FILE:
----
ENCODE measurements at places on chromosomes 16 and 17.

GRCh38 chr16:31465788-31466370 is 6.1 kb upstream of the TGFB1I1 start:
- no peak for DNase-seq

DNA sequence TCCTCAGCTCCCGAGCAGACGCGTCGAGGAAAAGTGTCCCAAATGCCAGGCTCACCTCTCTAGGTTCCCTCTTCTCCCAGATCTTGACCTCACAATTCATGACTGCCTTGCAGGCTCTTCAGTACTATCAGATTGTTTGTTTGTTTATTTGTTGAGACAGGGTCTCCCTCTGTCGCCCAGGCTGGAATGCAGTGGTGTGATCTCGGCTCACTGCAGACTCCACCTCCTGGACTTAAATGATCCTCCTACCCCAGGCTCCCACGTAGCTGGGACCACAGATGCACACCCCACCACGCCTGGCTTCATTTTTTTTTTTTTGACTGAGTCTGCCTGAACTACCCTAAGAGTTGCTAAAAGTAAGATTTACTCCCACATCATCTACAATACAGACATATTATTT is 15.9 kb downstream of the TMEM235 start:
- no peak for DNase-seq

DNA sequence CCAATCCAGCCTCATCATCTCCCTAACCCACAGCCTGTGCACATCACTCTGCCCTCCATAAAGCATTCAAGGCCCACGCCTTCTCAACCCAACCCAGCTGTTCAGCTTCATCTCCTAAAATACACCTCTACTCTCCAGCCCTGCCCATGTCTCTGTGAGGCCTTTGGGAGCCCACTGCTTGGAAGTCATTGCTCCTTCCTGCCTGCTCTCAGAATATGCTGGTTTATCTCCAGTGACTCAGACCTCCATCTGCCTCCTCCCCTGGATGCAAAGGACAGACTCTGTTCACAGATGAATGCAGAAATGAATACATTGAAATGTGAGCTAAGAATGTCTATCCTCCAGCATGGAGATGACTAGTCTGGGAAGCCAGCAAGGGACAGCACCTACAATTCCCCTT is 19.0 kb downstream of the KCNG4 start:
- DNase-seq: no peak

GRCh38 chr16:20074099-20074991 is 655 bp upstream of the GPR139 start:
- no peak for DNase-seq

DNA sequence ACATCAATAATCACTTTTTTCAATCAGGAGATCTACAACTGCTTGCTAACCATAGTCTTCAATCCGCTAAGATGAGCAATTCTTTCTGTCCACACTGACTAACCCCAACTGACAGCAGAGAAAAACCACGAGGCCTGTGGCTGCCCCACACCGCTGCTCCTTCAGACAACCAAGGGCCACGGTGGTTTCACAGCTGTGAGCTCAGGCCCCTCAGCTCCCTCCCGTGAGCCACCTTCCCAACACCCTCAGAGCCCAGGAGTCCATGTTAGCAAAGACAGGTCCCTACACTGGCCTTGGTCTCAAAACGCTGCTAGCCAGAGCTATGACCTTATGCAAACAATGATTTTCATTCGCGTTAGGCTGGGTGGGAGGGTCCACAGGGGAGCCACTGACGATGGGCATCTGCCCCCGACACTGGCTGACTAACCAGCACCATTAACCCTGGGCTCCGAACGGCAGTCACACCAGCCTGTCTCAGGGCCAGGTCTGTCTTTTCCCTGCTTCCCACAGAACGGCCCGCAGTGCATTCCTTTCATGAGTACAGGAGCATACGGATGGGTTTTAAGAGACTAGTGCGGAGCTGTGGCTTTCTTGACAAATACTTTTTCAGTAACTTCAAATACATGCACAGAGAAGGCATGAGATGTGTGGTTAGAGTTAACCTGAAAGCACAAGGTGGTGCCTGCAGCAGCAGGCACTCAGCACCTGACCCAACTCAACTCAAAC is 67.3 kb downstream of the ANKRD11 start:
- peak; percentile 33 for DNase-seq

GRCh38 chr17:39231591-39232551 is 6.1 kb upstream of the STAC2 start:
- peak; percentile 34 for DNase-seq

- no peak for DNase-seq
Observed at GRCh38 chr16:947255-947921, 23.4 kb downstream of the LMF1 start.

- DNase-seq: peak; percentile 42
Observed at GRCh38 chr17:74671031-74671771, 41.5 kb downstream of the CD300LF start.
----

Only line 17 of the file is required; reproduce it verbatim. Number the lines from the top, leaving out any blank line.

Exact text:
Observed at GRCh38 chr17:74671031-74671771, 41.5 kb downstream of the CD300LF start.